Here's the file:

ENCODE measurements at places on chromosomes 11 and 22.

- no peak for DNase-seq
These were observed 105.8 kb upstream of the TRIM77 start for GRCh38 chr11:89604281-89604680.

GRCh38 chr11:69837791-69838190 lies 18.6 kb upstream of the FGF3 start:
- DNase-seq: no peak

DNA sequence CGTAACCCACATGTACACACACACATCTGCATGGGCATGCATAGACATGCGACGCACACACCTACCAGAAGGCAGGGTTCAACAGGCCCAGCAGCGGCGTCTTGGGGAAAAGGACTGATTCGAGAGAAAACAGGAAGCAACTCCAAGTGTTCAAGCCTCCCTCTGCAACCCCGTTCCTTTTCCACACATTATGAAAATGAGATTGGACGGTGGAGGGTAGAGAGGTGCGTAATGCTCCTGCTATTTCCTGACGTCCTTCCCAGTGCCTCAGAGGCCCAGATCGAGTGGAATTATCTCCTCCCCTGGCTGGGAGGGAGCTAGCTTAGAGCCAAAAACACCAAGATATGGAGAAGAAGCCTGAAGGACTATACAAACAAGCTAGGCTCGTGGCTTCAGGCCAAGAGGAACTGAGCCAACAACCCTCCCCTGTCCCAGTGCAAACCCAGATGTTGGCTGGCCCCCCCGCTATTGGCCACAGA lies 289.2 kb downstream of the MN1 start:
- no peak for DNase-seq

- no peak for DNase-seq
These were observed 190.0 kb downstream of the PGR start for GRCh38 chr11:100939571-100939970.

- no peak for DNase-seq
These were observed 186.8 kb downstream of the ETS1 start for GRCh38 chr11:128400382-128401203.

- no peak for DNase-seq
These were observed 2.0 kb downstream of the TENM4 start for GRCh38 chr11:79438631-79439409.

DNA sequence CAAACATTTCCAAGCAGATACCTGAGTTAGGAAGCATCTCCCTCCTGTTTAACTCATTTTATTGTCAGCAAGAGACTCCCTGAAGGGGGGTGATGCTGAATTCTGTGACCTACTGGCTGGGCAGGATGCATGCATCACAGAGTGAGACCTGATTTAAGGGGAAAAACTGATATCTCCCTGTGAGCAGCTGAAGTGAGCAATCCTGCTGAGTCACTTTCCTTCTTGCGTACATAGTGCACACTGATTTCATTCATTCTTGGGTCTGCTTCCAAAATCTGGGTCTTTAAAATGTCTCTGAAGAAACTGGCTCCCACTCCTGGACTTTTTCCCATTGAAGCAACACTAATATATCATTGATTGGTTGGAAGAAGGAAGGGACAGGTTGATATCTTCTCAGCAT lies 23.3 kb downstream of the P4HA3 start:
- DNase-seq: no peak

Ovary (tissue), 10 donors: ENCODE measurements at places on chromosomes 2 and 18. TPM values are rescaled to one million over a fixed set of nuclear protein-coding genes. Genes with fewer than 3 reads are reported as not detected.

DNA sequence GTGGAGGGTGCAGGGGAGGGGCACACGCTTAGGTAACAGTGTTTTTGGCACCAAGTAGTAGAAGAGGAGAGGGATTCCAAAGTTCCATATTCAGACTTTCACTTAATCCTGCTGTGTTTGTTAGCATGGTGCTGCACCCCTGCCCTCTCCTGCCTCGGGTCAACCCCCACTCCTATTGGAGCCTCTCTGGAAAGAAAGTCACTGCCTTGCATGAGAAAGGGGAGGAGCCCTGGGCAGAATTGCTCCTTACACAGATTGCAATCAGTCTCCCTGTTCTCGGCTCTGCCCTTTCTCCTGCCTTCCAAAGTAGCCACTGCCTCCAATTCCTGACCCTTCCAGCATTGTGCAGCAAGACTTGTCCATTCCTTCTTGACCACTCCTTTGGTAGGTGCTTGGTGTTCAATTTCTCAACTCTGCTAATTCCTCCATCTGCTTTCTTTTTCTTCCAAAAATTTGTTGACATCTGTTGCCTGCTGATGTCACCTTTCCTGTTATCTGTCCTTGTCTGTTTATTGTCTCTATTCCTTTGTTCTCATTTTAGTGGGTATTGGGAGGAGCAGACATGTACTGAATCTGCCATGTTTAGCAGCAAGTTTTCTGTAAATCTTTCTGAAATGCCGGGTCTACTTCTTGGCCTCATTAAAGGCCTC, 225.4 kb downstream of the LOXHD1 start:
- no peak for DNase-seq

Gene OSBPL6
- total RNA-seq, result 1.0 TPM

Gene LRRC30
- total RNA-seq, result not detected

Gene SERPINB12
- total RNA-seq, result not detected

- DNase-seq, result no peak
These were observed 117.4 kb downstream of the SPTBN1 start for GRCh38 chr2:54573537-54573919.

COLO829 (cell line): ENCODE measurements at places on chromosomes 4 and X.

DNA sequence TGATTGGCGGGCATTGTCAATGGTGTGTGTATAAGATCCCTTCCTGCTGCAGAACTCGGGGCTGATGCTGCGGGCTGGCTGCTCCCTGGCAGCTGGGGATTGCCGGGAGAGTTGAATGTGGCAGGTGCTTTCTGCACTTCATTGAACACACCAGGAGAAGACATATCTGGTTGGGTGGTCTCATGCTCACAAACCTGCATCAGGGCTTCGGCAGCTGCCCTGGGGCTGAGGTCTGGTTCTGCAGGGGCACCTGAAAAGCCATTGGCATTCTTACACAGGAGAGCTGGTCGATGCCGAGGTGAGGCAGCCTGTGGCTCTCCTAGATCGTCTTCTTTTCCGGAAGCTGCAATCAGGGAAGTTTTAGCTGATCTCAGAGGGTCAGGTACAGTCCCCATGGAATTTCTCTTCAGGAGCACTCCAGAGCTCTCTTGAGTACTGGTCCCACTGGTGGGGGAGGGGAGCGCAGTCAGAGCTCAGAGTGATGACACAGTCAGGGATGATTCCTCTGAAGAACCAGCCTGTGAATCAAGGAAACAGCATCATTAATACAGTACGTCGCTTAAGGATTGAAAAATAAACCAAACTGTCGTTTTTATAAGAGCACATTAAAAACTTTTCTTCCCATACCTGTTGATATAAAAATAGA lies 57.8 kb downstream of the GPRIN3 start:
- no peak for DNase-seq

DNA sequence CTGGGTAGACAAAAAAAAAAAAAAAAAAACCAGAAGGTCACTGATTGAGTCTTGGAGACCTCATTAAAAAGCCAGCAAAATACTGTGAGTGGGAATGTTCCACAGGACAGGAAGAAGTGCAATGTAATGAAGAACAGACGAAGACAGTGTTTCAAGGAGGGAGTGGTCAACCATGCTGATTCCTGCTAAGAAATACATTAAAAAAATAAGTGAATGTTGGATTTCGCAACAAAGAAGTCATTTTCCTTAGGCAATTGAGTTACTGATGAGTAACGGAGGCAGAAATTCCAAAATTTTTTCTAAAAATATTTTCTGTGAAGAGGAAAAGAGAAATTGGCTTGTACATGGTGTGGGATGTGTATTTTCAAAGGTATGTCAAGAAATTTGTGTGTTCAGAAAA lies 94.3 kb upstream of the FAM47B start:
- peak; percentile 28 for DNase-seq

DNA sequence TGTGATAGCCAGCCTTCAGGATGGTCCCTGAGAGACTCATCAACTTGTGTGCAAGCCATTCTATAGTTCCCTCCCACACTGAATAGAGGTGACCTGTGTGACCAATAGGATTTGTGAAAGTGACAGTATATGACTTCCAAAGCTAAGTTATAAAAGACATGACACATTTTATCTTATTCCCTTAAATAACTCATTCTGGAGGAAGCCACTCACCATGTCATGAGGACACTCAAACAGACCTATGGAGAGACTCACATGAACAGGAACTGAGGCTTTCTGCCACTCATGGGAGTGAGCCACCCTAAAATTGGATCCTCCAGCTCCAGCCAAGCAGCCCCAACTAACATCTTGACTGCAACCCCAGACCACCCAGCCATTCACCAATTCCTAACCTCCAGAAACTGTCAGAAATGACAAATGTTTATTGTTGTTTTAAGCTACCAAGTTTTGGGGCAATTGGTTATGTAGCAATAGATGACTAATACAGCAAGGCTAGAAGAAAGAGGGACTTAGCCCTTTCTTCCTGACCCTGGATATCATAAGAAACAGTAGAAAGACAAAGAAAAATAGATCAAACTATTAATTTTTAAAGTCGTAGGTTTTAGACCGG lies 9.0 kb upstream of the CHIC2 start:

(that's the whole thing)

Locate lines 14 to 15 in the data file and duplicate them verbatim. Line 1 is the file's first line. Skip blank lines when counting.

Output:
DNA sequence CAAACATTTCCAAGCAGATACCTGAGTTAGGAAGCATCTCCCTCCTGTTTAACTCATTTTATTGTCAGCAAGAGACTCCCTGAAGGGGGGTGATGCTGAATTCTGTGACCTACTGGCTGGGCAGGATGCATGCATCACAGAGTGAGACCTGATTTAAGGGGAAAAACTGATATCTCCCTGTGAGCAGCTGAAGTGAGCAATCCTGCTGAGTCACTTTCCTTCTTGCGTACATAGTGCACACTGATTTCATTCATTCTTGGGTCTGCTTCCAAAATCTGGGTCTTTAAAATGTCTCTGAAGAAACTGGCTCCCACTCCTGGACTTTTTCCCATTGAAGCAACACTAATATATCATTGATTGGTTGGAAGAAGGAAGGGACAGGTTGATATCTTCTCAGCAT lies 23.3 kb downstream of the P4HA3 start:
- DNase-seq: no peak